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Reiss wins Guggenheim Fellowship for study of modern sleep

As a 2015 Guggenheim Fellow, English professor Benjamin Reiss will spend the next academic year working on a cultural and literary study of the evolution of modern sleep patterns.

Emory physicians use brain surgery to offer relief from depression

Fifteen percent of Americans have clinical depression at some point in their lives. A third of those have major depression, and for a few, traditional treatments don't work. These are the patients neurologist Helen Mayberg sees.

Her father's trip to the moon showed her the power of evidence

Sociologist Tracy Scott learned the power of evidence from her father, astronaut David Scott. As director of Emory's Quality Enhancement Plan, she now works to help students explore "The Nature of Evidence" to become independent scholars.

'Team Ebola' to receive DAISY award for exceptional nursing

The National Patient Safety Foundation and the DAISY Foundation will honor Emory University Hospital's "Team Ebola" with a new, national award for extraordinary nurses. The recognition places special emphasis on patient and workforce safety.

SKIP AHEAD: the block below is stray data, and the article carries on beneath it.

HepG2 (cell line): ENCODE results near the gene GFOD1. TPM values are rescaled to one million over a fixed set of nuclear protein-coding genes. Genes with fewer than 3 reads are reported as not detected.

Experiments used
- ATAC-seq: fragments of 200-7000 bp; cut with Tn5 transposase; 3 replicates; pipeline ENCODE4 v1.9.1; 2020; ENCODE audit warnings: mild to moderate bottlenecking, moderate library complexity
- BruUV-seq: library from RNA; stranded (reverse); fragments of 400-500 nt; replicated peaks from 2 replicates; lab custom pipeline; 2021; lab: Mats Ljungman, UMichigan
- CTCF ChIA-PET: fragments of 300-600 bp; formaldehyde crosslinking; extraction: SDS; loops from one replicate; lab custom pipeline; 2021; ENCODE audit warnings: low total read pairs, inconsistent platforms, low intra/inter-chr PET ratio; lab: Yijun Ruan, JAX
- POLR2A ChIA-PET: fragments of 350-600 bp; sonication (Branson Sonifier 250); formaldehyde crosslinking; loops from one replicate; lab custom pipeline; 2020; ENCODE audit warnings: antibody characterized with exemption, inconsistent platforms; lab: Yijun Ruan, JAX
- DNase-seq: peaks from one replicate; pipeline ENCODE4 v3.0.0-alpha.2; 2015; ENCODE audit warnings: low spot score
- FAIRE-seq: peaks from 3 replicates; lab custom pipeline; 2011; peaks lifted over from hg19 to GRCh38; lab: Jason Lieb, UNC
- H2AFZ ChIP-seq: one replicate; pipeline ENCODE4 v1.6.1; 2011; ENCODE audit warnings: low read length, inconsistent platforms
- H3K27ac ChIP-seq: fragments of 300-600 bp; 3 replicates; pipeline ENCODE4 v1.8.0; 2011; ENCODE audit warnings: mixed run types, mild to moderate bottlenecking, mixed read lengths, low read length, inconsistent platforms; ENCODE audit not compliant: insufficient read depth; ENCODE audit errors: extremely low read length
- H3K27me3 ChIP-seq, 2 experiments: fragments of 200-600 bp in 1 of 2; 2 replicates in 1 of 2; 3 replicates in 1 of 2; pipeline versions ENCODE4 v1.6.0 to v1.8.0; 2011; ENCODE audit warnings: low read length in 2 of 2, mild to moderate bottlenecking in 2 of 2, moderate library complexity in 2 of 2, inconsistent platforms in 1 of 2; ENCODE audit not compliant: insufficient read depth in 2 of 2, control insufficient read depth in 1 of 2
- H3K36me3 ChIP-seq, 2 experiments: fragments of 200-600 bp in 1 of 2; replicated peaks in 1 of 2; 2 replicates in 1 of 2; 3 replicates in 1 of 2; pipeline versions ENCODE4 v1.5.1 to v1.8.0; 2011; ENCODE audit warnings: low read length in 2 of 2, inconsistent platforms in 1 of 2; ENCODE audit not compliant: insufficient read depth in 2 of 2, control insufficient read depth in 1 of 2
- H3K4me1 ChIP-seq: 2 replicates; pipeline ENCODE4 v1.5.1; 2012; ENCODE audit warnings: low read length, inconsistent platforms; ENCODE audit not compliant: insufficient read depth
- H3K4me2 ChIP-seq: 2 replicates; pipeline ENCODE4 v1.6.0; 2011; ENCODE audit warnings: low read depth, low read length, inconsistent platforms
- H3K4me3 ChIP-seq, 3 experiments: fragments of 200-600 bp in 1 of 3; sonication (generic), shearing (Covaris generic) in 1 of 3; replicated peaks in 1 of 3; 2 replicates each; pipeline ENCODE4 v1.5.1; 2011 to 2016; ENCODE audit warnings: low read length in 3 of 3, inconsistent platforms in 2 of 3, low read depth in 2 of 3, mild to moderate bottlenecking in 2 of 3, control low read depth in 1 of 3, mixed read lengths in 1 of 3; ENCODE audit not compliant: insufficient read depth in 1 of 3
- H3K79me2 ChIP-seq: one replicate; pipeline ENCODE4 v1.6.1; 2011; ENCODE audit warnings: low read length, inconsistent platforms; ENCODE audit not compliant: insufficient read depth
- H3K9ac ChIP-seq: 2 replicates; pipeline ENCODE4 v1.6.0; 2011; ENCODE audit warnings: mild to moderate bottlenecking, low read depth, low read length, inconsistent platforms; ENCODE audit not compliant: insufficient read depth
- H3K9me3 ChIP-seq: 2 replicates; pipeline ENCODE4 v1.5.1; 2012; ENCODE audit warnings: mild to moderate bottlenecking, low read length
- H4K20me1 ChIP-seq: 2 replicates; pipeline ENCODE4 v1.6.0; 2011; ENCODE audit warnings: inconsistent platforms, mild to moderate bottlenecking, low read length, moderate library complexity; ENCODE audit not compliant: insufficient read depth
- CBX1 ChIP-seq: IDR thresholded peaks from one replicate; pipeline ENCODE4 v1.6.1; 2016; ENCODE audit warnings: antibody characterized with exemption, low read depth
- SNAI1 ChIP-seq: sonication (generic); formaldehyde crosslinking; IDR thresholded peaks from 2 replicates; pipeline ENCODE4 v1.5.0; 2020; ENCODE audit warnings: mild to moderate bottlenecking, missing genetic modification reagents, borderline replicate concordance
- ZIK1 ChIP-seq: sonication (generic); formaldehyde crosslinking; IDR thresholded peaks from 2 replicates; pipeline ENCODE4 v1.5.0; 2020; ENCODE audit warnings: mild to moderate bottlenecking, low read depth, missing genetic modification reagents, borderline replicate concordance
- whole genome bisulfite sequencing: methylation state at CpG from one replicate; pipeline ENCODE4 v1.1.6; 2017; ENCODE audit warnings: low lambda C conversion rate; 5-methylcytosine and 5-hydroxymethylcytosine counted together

Employee Town Hall discusses 'excellence, optimism, integrity'

Emory's values were on full display at the Employee Council Town Hall, an annual tradition giving employees an opportunity to ask questions of the university's top leadership.

Take Note

Deadline approaches for fall CFDE grants

Construction closes some lanes of Clifton Road

Human Rights Campaign honors Action Cycling Atlanta/AV200 with Humanitarian Award

New study aimed at diminishing phantom pain suffered by amputees

Faculty in the News

Dorothy Brown
"The real shame of Ben Affleck running from his family's history,", April 27

Robert Schapiro
"Supreme Court hears gay marriage case; what's at stake for Georgia?," Georgia Public Broadcasting, April 25

Gregory Berns
"Why the greatest leadership tool you've ever overlooked is gathering dust on your bookshelf," Forbes, April 22

Engage Emory

The stories of the Dogon, who live along the cliffs of Mali, have long been part of the Western imagination. Enjoy tea, scones and a discussion of Dogon myths at this semester’s final AntiquiTEA, set for Thursday, April 30, at 4 p.m. in the Michael C. Carlos Museum Reception Hall. Amanda Hellman, curator of African art, will explore the Dogon, their understanding of the star Sirius, and the controversy surrounding their history.

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